Many of us do our best to follow best practices as we build our applications and cloud environments to be fault-tolerant and resilient – able to handle an EC2 instance crash, an Availability Zone failure, or maybe even an entire Region disappearing. Testing this well-planned architecture has always been difficult in practice, as simulating some of these potential failures within our AWS environments can be extremely challenging. This month, AWS announced the AWS Fault Injection Simulator (FIS) to help. This service, due for release in 2021, allows for organizations to run controlled experiments against their environments and to gain insight into the outcomes.

Using AWS FIS, experiments are defined and created through templates, which this service uses to simulate increased CPU, API throttling, EC2 instance shutdowns, geographic failures, and more, while maintaining careful control over the experiment as it progresses. The experiment can be run against live environments, from staging to QA to production, with automated guardrails to end the experiment early if it breaches those limits. It’s also possible to add AWS FIS into a CD pipeline, allowing for even greater confidence that your infrastructure meets your requirements on each code release and that you’re ready for disaster should it strike.

Amazon Managed Services for Prometheus and Grafana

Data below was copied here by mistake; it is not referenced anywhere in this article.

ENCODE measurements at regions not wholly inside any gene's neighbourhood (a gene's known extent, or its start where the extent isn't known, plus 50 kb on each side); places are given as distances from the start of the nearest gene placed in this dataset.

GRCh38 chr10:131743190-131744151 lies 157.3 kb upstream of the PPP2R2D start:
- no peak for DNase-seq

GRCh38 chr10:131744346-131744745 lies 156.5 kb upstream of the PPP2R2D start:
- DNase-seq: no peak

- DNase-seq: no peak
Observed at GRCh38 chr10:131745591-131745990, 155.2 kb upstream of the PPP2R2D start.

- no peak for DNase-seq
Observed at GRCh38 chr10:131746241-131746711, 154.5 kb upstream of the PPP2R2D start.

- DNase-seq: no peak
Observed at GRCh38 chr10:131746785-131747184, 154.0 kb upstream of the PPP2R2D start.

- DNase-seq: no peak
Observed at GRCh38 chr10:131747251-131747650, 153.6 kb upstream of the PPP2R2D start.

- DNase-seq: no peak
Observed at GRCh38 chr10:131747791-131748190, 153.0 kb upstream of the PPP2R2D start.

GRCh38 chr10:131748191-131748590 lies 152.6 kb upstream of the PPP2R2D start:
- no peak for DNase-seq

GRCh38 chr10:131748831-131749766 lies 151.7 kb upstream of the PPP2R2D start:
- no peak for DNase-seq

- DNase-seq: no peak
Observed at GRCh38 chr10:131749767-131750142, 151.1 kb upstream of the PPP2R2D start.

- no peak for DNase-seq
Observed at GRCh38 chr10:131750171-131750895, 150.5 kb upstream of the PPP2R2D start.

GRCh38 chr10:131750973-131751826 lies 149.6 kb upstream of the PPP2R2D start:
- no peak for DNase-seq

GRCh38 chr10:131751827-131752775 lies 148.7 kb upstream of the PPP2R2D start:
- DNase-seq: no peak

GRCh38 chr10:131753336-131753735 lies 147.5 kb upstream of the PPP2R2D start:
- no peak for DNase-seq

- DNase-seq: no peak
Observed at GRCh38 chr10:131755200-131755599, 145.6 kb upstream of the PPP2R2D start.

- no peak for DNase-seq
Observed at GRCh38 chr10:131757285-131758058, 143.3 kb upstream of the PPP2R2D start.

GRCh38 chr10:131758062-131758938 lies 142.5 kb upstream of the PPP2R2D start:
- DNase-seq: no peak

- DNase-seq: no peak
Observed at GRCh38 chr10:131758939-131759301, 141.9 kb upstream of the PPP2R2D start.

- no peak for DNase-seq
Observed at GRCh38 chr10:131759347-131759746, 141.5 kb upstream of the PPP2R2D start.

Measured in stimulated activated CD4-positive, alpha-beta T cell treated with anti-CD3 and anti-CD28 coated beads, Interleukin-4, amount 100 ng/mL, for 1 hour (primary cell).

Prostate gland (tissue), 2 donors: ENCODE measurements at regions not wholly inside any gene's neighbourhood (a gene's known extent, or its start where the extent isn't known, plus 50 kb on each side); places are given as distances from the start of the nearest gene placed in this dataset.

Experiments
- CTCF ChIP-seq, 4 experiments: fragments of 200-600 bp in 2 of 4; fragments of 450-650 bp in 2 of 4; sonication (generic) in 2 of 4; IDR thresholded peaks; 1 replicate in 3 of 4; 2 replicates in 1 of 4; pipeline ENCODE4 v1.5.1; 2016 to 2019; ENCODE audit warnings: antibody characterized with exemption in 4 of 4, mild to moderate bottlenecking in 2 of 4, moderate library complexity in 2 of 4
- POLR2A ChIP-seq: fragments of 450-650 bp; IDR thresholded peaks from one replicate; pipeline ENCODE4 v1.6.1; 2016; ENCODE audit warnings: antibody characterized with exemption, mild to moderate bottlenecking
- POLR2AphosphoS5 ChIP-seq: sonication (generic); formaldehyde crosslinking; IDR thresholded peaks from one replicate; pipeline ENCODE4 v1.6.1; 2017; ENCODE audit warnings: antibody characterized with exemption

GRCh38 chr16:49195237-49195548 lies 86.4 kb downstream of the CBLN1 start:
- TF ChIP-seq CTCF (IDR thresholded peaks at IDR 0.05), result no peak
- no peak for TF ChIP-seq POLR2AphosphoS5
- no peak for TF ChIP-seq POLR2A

Observability was a big component of Dr. Werner Vogel’s keynote presentation during this re:Invent conference, stressing the need to measure and understand the health of our systems, and the need to be capable of collecting these metrics at the vast scales at which we’re now regularly deploying our applications.

Prometheus is a popular open-source monitoring project which is part of the Cloud Native Computing Foundation. Prometheus is capable of high-scale, low latency metrics collection, monitoring, and alerting, and is seeing rapid adoption by organizations of all sizes as they look to gain improved awareness of their applications and services.

Grafana composes observability dashboards powered by various data sources, with Prometheus and CloudWatch being two great examples. These powerful dashboards can be critical in observing the health of your systems, collating multiple dimensions of information, and identifying emerging patterns within your metrics.